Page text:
U.S. schools are saying goodbye to foreign languages

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shfranke  Identity Verified
United States
Local time: 17:10
English to Arabic
+ ...
Title of original article in _The Atlantic_ is misleading and incorrectly over-generalizing Dec 20, 2014

Greetings to all.

The title of that cited original article appearing in an issue of _The Atlantic_ is misleading and incorrectly over-generalizing, as the writer used the situation in that one school in NYC as an example for extrapolating and then segueing the piece into an implicit characterization of apparently all "U.S. Schools...".

While the situation regarding programs for foreign language instruction in a number of public and private secondary schools here is California tend to range from bleak to (ahem) variable, generalizations are unfounded and unhelpful. What the students' parents, local school boards, and ultimately, employers want seems to determine what gets taught, how much and how well.

Surprised that < proz.com > considered that flawed and superficial article as worthy of posting as a serious item.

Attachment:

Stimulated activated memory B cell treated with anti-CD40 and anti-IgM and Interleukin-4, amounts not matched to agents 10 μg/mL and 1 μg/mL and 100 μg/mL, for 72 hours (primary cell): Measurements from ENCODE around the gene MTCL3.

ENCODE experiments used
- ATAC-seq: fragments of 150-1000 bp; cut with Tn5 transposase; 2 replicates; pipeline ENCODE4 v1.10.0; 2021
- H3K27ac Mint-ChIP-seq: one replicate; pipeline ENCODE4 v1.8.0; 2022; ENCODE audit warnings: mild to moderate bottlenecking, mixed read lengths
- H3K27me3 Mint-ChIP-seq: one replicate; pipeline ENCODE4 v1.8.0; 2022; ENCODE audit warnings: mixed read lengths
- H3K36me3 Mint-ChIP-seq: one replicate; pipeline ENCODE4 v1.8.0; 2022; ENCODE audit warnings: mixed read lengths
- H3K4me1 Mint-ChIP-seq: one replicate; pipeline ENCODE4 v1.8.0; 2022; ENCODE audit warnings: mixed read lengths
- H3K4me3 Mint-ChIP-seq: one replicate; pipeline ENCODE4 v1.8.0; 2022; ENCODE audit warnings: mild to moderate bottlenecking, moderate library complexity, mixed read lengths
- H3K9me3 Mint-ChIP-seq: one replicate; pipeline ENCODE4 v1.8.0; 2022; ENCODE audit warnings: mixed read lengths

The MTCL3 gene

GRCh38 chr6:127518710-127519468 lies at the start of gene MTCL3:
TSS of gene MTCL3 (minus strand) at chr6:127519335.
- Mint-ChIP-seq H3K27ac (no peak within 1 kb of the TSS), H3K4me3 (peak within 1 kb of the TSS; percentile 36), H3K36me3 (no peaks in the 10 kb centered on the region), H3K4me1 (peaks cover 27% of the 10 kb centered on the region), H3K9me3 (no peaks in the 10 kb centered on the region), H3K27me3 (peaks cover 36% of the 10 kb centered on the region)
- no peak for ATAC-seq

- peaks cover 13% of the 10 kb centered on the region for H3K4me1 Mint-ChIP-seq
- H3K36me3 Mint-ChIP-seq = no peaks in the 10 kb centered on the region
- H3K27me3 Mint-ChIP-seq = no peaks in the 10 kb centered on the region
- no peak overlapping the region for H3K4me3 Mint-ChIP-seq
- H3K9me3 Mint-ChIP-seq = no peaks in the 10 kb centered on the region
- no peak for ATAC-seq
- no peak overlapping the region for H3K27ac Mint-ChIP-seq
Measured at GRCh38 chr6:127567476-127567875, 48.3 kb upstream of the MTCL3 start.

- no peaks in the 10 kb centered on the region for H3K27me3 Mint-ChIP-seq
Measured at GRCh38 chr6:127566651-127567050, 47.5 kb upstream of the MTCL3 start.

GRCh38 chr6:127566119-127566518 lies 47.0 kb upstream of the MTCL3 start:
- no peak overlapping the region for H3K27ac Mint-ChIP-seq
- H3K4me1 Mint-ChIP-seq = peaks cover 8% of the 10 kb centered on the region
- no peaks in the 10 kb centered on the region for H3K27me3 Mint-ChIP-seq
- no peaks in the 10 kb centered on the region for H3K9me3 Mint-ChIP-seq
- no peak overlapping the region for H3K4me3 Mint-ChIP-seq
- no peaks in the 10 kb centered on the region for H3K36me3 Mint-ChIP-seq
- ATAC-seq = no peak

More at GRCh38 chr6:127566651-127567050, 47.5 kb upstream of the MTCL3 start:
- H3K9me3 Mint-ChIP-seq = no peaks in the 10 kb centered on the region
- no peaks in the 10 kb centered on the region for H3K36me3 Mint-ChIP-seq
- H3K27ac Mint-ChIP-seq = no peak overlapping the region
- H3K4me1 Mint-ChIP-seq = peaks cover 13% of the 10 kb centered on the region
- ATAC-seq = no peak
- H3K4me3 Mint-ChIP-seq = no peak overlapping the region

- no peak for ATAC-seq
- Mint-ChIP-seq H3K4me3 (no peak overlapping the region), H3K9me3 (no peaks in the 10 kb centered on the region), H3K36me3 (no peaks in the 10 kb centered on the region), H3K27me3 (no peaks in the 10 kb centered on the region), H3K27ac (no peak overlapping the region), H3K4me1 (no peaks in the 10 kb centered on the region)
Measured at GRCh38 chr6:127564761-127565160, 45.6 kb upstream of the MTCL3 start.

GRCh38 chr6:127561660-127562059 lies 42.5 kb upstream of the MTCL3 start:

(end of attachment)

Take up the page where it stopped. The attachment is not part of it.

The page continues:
Regards,

Stephen H. Franke
Senior veteran Arabic linguist, dialectologist,
trainer, and educator
San Pedro (Los Angeles Waterfront Area), California


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John Fossey  Identity Verified
Canada
Local time: 20:10
Member (2008)
French to English
Spanish? Dec 22, 2014

What about Spanish? Or is that not considered a "foreign" language in the US?

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Fiona Grace Peterson  Identity Verified
Italy
Local time: 02:10
Member
Italian to English
Very sad Dec 22, 2014

"And by the way, Americans don’t tend to do foreign languages very well... But my son took three years of French and he could barely say, “How are you?” … "

Sad on so many levels. Sad that Moskovitz bases her judgement of whether a whole nation should learn foreign languages on her son's experience and competence (or lack of).

Coming from the UK, I think the US suffers from the same linguistic imperialism of expecting the rest of the world to understand English. But to me, the effects of learning a foreign language go deeper than mere linguistic prowess; it means the willingness and openness to learn about and accept other cultures. And I feel that the schools in question - and the US as a whole - should take a long hard look at what they are choosing to teach their children.